Dissecting the Impact of Celebrity Deaths


When actor and comedian Robin Williams died, my world was shaken. I had grown up with the innovative artist. Stellar performances from him in feature films like Mrs. Doubtfire, Night At the Museum, and Dead Poets Society embedded my childhood. His eyes were kind and he never failed to make me laugh. That is, except for on August 12, 2014, when it had been announced that Williams committed suicide a day before.


The news hit me hard, and it hit my family harder. Why was I -- and the rest of the world -- so absolutely torn over the death of a man I had never met? Whom I didn’t even realize burdened such heavy mental struggles? Flash forward to 2016, when the year kicked off with the death of monumental musical storyteller David Bowie, which seemed to set off a series of dominoes. Celebrity death by celebrity death by celebrity death. The question provokes me, still: why do I care so much about the death of celebrities, when I know so little about them?


The BBC published an analysis of the pre-prepared celebrity obituaries which aired on TV, radio, and online networks by the company throughout 2016. The article stated, “Across the whole year, there was just over a 50% increase in BBC pre-prepared obituaries used in 2016 compared with 2015.” There was a count of 49 celebrity deaths last year -- just counting the major figures -- in stark contrast to the previous year’s number of 32 deaths.1


This statistic brings us back to the question at hand. After careful observation, it seems that it comes down to self-identification, which will be elaborated upon in the following points.


1. Celebrities are chronological landmarks in our lives.
Like I talked about with Robin Williams earlier, many celebrities have guided us through our childhood. Whether through comedy, inspiration, or the feeling of a friend, many people who put themselves out there tend to reach someone. That someone, in these cases, ends up cultivating an audience. And this concept doesn’t only apply to our childhood. Maybe you played David Bowie’s album The Rise and Fall of Ziggy Stardust and the Spiders from Mars through a difficult time, or you watched the Star Wars movies every holiday season with your family. Losing someone you grew up with, someone who guided you through a period of your life, will emotionally impact you regardless of whether they were physically present or not. We identify certain characters or people or music with specific points in our lives, and taking part of the person out of the equation hurts.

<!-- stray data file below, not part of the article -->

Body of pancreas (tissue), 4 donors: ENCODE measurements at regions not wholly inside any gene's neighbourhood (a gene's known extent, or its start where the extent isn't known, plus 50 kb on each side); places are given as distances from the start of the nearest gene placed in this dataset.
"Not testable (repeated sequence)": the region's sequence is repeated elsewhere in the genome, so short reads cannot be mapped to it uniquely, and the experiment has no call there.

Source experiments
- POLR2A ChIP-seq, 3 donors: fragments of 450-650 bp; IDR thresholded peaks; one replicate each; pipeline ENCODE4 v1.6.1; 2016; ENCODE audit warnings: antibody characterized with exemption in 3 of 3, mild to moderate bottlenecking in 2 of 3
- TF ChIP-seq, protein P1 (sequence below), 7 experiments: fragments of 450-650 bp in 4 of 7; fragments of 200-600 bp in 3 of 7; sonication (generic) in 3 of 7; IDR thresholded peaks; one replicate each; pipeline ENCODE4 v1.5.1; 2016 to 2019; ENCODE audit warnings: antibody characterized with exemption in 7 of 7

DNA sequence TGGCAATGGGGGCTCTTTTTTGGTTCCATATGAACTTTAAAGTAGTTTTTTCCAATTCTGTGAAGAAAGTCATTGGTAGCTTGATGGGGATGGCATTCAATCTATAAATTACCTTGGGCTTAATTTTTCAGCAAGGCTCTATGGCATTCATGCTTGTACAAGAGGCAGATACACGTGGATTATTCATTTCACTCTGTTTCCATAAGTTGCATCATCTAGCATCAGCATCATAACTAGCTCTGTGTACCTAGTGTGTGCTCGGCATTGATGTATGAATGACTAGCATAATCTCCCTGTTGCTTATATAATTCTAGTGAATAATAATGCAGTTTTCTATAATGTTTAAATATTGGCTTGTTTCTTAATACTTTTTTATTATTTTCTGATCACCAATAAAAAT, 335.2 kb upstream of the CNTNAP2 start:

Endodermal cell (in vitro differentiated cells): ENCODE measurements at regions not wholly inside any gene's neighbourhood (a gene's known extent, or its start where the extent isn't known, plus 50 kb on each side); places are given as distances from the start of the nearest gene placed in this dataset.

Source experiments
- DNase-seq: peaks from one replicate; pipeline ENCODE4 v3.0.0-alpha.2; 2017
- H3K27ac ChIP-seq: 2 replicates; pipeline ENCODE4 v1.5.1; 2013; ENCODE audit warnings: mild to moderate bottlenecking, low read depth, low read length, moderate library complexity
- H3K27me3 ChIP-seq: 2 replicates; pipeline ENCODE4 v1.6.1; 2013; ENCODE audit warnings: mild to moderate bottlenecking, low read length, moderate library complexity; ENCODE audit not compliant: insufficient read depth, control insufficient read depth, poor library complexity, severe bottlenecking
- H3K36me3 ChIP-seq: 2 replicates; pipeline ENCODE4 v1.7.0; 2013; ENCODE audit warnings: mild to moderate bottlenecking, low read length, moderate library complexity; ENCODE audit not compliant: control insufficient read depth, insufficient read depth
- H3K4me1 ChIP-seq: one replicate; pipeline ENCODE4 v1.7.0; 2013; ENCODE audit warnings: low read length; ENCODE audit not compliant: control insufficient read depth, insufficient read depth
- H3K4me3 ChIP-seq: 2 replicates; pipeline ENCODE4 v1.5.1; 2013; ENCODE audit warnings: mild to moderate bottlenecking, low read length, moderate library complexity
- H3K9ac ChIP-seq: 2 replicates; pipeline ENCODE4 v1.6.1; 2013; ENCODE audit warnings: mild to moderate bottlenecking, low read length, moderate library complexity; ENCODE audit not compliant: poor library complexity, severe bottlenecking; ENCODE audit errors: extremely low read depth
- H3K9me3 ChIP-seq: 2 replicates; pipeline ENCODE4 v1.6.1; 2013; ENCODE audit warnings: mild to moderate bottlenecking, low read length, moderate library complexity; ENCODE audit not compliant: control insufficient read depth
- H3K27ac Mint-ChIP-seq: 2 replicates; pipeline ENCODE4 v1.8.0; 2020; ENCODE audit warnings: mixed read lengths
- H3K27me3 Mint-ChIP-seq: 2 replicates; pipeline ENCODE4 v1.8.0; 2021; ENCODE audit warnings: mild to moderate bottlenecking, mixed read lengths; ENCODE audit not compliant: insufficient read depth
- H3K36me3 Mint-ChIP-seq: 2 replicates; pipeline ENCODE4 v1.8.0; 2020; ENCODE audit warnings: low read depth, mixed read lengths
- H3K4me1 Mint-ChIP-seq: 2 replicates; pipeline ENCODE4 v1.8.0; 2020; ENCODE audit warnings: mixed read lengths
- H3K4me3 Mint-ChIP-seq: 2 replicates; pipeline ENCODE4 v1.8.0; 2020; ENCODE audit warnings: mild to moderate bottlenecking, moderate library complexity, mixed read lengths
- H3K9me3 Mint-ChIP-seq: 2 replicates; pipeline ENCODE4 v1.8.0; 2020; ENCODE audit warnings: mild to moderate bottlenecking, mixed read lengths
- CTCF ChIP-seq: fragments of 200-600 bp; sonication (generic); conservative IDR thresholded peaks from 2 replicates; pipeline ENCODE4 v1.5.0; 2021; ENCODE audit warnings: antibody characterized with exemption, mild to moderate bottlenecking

2. We see ourselves in celebrity portrayals.
One of my favorite characters out there is probably Amélie, from the French film of the same name. Something about her unique perspective really strikes a chord with me; this girl reminds me of myself, but better. This type of identification with a portrayal of a character is not at all uncommon. Just think about Carrie Fisher’s death. Part of the reason it affected the public so much is because many children and adults alike look up to her character of Princess Leia in the sci-fi saga Star Wars as a role model. After all, Princess Leia is pretty rad. Fisher contributed a valuable character to her legacy, and we see the impact her most notable character had through the public’s reaction to her death.


3. It is a reminder of time passing.
Albeit this concept is significantly stronger in people of past generations, it is an abrupt reminder for all people that time has passed and the world is not the same as it was when we learned about these people. I can tell stories of watching Robin Williams’ hilarious performances, recalling the scenes like it was yesterday. That is, until I remember plugging in the VHS in a different home than I am now. Pieces and parts of art bring us into past chapters of our lives. It is nostalgia, projected into a small fragment of our lives, lost.


We identify these artists -- of all spectrums -- with stages in our lives and with our person as a whole, and that is why I believe we are so impacted when we hear of certain celebrities’ passing. And while I thoroughly broke down this hypothesis of mine, I hope that this is the last I think of celebrity deaths in a while. 2017, please be good to us.


By Danielle Leard

Footnotes:

  1. McDonald, Charlotte. "Have More Famous People Died in 2016?" BBC News. BBC, 30 Dec. 2016. Web. 23 Jan. 2017.

4 comments

  1. this is a really good piece. i like your thoughts and appreciate that there are some facts to it

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    Replies
    1. Thanks, Angelica! I present this as a hypothesis of sorts, so I wanted it to have some factual basis.

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